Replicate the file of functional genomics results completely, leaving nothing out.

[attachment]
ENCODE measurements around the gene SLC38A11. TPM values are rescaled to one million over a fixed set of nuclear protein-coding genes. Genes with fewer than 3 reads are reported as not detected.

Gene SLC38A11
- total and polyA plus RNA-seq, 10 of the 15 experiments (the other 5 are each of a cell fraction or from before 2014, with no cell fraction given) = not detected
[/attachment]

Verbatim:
ENCODE measurements around the gene SLC38A11. TPM values are rescaled to one million over a fixed set of nuclear protein-coding genes. Genes with fewer than 3 reads are reported as not detected.

Gene SLC38A11
- total and polyA plus RNA-seq, 10 of the 15 experiments (the other 5 are each of a cell fraction or from before 2014, with no cell fraction given) = not detected